Sebastian Twardosz 10:31
How did you end up getting a job?
David Boxerbaum 10:32
Well, I applied and I came in I went for an interview Did you have like the UTA job list yeah someone's like sounds like here here's what you do apply to all of them i think i think honestly often turn me down minus William Morris. So that place one for for this one for one of the biggest Best Places right so I went there and this was during an old regime that has now obviously since changed many times but uh and i got job they're working for a guy named Lee Rosenberg was one of these old school types who had created an agency called triad had merged it with William Morris and which is really legendary agent and the good thing about it good or bad but anyway look at it was he was on his way out last year in theory and he was gonna retire so he was in he was in definitely in a place of his life that he was ready to mentor somebody. So I was at last person to be mentor. He had some of the Greatest TV TV creators Yeah, big deviation of our time so I made a lot of money in a course of his career putting TV packages on there. So that was my first introduction to at&t and I was there for a year and unfortunately he did retire and I was a kind of an odd place there.
Sebastian Twardosz 11:46
I always think we're going a little bit too fast can you tell us what it was like working at William Morris at that time like literally like for people who will get that first assistant job or deserve any advice?
David Boxerbaum 11:54
Sure. It was you know, honestly it was it was a really if I remember it was a really fantastic time it was the place was definitely going through a change it was it was a regime change and that's kind of also helped to push my unfortunate boss out of the building but it was amazing to see such heavyweights in our business and to be around them I was in the first floor there and that's where all the real heavyweights were on the first floor they'd be around them and see the kind of success that they had built as a young 2223 year old kid I was nuts yeah you're working you know all day you're you're doing odd jobs as assistant that you know normally you think you have to get everyone to do and you're just but you're literally trying to learn as much as you can
Sebastian Twardosz 12:35
But you lasted a year I mean because I you know I worked at ICM scherzer for 18 months like most people don't even last a year totally why is it that you Why do you think you lasted that long and did that actually
David Boxerbaum 12:46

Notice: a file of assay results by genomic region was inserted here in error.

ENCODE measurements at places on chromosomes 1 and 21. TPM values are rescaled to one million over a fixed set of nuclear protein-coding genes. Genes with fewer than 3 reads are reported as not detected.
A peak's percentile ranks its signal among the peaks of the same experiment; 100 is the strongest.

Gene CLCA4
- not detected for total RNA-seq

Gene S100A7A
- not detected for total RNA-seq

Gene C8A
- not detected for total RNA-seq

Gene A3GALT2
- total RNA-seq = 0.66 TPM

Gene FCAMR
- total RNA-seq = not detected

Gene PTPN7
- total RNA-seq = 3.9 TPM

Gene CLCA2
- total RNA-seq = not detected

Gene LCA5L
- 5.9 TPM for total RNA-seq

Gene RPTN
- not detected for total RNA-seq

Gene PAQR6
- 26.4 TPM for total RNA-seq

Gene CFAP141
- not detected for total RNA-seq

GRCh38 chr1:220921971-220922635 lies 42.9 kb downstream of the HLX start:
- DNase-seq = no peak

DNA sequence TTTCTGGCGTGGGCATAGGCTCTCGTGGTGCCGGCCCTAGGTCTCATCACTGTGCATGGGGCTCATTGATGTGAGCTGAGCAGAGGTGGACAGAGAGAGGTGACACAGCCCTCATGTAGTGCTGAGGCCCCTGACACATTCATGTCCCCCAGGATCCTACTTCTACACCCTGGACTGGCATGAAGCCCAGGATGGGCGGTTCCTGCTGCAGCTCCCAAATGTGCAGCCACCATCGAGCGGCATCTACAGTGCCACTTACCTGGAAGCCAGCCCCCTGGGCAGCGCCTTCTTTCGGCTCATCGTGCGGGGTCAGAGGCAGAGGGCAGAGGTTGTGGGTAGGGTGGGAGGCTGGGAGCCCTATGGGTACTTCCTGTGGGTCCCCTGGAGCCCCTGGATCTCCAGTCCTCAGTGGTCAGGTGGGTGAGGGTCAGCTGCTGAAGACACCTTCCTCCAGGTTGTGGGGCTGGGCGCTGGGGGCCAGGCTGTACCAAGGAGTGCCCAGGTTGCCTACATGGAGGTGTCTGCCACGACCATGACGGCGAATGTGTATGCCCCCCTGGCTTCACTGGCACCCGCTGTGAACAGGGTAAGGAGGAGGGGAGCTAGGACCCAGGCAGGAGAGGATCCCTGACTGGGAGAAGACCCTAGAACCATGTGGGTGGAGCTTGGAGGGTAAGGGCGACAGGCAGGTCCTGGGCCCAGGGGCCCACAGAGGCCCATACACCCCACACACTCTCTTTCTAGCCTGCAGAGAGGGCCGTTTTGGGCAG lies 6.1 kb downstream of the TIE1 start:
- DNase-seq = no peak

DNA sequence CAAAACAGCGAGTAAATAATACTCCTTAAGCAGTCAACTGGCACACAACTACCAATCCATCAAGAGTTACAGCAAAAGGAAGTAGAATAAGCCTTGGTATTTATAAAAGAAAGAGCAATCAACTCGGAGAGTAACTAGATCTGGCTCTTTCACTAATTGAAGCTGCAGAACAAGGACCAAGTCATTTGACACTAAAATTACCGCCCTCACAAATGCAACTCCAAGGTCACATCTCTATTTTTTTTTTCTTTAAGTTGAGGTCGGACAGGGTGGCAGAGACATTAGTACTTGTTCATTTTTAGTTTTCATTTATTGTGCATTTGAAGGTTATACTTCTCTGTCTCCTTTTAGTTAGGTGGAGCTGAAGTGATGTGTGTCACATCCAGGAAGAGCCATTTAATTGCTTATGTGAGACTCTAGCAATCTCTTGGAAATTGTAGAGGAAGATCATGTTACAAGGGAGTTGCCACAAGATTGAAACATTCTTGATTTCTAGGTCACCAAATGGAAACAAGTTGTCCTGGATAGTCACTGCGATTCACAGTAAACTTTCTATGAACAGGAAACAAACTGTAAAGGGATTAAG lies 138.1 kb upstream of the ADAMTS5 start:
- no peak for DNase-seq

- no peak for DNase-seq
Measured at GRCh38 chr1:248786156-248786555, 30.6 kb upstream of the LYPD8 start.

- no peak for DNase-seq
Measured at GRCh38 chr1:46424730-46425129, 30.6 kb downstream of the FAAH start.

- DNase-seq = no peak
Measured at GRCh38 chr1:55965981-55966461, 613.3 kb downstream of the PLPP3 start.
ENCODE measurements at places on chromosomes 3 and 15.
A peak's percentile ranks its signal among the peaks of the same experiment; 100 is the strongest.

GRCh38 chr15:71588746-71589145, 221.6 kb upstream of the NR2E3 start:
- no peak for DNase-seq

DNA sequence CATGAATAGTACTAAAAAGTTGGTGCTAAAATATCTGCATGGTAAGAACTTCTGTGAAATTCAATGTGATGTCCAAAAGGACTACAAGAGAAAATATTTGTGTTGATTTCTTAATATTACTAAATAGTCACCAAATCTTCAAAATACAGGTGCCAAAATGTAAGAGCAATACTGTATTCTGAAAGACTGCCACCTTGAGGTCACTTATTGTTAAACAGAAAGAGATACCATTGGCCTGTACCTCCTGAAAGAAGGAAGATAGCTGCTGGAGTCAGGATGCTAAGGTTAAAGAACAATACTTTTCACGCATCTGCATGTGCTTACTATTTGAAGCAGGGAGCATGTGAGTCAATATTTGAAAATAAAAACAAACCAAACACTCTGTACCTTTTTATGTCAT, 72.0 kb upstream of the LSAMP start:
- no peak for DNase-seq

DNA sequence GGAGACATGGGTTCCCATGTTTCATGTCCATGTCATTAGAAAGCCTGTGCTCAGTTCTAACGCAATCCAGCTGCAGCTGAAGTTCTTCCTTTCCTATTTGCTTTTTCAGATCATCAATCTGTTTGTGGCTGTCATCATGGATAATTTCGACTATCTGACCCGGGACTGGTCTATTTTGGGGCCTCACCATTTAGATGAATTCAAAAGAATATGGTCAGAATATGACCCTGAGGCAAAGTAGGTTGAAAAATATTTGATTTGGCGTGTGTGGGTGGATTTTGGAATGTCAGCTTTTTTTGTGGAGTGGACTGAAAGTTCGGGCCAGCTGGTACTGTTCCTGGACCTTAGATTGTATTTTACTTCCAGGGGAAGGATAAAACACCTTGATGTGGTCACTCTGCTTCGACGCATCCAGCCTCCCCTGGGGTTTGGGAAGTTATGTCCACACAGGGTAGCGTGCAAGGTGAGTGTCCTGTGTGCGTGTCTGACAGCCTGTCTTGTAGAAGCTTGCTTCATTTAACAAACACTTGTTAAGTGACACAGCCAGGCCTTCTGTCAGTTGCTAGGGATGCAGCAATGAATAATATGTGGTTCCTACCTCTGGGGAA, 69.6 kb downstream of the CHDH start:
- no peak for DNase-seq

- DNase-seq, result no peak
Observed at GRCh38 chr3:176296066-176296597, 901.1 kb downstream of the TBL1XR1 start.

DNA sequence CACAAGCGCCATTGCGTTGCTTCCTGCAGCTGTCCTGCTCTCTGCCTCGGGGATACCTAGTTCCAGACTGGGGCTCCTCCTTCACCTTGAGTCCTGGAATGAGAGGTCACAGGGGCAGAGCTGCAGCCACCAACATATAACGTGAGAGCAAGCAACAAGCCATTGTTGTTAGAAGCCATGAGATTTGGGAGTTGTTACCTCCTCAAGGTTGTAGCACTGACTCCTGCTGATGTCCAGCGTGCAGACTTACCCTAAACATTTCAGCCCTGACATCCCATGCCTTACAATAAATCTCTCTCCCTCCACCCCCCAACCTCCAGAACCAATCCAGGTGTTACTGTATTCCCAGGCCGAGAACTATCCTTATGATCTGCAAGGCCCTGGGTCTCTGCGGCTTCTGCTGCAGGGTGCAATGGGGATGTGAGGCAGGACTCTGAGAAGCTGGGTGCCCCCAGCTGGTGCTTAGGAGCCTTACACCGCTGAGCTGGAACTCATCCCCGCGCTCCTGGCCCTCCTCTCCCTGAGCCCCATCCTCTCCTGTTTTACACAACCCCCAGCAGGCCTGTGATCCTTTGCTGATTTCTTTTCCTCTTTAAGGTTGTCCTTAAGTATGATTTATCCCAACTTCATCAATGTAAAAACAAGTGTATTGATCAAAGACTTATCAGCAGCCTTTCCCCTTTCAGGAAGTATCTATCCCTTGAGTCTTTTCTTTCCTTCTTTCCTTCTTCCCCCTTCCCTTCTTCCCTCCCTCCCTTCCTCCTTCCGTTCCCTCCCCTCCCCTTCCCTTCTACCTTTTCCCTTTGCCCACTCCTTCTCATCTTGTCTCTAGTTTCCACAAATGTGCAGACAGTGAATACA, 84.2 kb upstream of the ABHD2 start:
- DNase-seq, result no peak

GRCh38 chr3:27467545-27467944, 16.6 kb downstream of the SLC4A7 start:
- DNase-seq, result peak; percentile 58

I loved it when at once I got in there and I saw literally what everybody said was true the hub of information it was all there I felt like you when you walk into an agency you feel like you've been immersed in the action you're in it right you know there's there's points in the in the business for sometimes you you flex sometimes you're on the outside looking in like and you want to be involved in the middle of it and I felt like at William Morris and obviously places I work now and other agencies you feel like you're in the middle of it you're immersed in it I felt like that was what was so exciting to me it got my blood going it was really exciting to come to work every day I left because my boss retired and I was an odd place like I was in no man's land and I got it it was really inside got a call whether to this day I still know how why they call me goes an odd call. I got a call from two agents that endeavor and said hey I hear your boss are tired areas Eric Greenberg and Richard Weitz airy needed a good assistant during staffing season, that time area was on the rise to become now what he is arguably one of the best TV agent in town. And he needed someone to come work for him. So he said, Would you come work for me? I was like, Great I in what's endeavor basic, I didn't really know what they are. It's kind of still a startup, so to speak a shirt. So I went over there was that when they went above islands? No, they had just moved there. They were in their building above islands. Yeah. Crazy. So I was I spent about two and a half years there working there and as amazing time because that place was growing. So I was at a place that was a monolith to a place that was now starting up and really expanding and finding itself and really becoming a real, you know, factor in the business and these agencies, young agents who are now kind of legendary agents of our time, partners, you know, owners of agencies were all young and coming up in the business and was really great to see that and see the rise of that kind of learn and soak it all in.